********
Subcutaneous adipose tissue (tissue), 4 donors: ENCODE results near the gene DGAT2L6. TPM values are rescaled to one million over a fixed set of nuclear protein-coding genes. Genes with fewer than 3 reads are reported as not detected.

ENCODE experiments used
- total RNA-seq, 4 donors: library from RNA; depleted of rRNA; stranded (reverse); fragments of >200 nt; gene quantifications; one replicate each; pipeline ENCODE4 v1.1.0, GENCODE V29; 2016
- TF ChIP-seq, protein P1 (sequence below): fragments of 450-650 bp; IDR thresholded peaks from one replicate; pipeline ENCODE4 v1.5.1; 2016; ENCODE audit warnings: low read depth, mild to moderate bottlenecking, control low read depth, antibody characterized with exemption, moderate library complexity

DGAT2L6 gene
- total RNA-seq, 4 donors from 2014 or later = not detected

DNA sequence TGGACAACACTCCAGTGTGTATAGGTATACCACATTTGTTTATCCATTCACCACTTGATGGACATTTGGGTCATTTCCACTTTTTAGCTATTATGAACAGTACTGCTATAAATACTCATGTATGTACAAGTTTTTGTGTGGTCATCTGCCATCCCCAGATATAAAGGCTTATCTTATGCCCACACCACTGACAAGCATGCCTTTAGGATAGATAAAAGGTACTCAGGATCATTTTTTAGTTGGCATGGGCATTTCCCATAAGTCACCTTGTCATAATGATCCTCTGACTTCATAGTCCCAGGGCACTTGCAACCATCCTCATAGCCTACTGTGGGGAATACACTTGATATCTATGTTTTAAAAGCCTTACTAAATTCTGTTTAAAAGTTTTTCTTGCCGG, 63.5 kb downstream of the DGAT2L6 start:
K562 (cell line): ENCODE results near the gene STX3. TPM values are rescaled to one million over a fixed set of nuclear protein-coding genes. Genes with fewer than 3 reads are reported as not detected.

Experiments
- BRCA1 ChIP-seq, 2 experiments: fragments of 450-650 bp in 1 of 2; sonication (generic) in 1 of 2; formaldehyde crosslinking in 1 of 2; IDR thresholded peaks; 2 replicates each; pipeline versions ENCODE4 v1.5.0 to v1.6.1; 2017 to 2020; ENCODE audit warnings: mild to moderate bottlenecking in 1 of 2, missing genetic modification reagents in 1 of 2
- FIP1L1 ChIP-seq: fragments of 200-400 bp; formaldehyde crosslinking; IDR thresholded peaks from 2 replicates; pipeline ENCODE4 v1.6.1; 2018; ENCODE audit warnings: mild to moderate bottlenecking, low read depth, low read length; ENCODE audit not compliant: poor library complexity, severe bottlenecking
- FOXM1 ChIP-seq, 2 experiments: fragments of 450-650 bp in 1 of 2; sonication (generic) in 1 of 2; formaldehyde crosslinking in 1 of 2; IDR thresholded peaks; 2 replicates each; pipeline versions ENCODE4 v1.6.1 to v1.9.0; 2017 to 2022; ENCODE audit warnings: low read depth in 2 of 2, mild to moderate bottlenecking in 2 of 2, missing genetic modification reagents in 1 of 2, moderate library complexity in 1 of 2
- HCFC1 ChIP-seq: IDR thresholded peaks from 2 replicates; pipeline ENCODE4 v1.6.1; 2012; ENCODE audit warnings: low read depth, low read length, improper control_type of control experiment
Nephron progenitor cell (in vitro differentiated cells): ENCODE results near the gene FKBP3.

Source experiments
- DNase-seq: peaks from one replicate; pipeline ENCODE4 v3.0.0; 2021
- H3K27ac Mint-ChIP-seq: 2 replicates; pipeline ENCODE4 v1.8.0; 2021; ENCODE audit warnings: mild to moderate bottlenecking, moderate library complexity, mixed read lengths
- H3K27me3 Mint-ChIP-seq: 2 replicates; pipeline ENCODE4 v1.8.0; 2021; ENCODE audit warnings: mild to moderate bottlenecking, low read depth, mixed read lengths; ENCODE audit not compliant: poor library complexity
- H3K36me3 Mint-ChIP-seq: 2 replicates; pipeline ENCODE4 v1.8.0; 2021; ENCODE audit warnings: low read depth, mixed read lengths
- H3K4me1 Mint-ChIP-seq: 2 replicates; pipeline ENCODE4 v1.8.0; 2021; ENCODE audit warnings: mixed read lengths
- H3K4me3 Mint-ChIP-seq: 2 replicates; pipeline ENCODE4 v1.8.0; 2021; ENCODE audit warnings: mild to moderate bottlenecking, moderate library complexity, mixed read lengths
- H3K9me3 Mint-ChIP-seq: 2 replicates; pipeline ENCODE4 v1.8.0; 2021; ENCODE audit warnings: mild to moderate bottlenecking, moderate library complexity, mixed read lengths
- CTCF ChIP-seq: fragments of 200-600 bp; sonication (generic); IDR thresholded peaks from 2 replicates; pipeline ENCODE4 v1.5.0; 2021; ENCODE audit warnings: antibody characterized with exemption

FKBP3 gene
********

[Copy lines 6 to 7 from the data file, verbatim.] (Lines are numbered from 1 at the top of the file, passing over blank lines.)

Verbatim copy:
- total RNA-seq, 4 donors from 2014 or later = not detected

DNA sequence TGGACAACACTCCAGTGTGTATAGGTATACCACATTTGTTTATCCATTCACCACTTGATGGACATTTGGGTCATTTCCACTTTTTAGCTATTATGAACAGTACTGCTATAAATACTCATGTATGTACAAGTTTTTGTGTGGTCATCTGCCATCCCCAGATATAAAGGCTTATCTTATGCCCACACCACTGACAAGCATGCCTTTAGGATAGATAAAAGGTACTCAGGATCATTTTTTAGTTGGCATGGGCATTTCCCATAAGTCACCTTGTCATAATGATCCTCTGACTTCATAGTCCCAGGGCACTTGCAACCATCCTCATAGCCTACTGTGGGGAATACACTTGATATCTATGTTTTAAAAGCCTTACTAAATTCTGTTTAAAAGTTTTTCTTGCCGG, 63.5 kb downstream of the DGAT2L6 start: